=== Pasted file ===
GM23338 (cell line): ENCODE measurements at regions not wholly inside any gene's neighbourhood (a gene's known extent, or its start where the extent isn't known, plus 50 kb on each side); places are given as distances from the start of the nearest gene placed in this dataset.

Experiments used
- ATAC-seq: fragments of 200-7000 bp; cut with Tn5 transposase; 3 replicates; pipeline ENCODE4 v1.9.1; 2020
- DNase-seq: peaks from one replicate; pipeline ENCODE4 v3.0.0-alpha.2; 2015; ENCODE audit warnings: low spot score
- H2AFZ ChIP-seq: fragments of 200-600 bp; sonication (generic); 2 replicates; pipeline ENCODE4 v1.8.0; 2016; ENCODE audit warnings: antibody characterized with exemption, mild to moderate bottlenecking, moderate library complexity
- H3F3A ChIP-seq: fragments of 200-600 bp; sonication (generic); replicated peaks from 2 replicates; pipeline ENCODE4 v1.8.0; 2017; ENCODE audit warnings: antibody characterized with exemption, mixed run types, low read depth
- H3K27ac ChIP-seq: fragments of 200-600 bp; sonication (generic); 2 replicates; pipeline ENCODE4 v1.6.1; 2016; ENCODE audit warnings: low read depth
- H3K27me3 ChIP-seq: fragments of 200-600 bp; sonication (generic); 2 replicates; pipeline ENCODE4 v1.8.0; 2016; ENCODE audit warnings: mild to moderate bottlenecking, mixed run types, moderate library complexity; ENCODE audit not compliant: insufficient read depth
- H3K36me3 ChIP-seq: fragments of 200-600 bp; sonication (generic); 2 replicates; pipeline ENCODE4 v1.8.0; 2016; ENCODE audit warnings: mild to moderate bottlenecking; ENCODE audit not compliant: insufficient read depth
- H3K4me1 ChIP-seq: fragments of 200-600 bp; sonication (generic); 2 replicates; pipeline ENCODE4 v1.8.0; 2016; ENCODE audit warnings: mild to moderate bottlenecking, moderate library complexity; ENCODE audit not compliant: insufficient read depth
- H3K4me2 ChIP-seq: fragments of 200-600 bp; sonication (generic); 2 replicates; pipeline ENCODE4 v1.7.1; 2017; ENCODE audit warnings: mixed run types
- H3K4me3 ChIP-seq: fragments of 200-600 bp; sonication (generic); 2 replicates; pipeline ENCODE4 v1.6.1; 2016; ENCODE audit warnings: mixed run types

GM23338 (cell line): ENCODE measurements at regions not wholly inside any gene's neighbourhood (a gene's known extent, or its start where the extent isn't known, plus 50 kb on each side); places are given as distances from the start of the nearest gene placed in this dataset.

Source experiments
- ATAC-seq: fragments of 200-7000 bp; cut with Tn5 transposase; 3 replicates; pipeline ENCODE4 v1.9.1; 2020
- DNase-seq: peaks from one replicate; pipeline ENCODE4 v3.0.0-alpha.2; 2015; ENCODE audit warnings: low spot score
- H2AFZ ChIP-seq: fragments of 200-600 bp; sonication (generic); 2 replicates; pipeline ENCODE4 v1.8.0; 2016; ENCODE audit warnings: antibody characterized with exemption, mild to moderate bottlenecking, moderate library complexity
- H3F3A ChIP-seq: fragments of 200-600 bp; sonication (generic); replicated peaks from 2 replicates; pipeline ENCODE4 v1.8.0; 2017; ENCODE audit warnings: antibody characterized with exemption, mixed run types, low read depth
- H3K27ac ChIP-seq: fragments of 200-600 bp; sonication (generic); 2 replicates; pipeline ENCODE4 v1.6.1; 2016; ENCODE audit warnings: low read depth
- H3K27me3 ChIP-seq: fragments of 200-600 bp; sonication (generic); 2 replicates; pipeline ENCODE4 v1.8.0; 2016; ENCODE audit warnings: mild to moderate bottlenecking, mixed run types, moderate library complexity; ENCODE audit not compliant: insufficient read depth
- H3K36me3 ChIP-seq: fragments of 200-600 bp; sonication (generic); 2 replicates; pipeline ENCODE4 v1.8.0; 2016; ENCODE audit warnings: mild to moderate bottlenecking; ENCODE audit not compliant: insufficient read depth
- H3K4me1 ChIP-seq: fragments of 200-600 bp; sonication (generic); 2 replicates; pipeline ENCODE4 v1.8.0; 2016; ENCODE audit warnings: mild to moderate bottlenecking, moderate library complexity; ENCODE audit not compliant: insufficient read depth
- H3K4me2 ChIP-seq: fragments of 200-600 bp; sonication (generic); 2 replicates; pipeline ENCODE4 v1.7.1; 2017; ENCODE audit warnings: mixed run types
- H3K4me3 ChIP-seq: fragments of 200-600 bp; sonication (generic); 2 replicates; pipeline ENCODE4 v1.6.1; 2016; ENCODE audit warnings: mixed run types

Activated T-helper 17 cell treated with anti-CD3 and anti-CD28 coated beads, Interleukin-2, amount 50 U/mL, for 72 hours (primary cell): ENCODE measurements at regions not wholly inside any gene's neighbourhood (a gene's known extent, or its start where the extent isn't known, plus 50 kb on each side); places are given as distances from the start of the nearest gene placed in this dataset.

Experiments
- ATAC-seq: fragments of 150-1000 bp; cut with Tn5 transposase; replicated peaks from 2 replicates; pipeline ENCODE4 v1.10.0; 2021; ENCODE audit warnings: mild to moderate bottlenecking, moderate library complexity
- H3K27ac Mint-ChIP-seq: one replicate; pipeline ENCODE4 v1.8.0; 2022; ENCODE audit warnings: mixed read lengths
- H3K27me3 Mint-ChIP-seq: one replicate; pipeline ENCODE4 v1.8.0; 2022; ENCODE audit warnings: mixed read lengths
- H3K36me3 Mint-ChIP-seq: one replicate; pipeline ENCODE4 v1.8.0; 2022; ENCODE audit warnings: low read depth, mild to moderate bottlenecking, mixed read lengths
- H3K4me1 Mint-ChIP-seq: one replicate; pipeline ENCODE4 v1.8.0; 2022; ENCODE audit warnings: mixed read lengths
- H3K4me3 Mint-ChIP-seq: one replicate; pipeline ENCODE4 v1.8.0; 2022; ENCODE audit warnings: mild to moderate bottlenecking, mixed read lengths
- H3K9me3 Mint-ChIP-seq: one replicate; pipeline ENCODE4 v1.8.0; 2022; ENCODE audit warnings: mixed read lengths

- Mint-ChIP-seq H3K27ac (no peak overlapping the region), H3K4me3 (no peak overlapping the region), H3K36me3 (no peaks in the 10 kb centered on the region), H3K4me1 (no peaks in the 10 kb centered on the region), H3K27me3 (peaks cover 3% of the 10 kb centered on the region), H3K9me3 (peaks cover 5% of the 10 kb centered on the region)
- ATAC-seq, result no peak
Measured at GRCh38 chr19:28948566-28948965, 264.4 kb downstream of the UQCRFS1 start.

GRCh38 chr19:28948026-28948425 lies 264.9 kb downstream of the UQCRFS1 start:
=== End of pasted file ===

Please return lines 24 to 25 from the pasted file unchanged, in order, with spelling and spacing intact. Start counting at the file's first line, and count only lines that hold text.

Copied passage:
- H3K4me3 ChIP-seq: fragments of 200-600 bp; sonication (generic); 2 replicates; pipeline ENCODE4 v1.6.1; 2016; ENCODE audit warnings: mixed run types

Activated T-helper 17 cell treated with anti-CD3 and anti-CD28 coated beads, Interleukin-2, amount 50 U/mL, for 72 hours (primary cell): ENCODE measurements at regions not wholly inside any gene's neighbourhood (a gene's known extent, or its start where the extent isn't known, plus 50 kb on each side); places are given as distances from the start of the nearest gene placed in this dataset.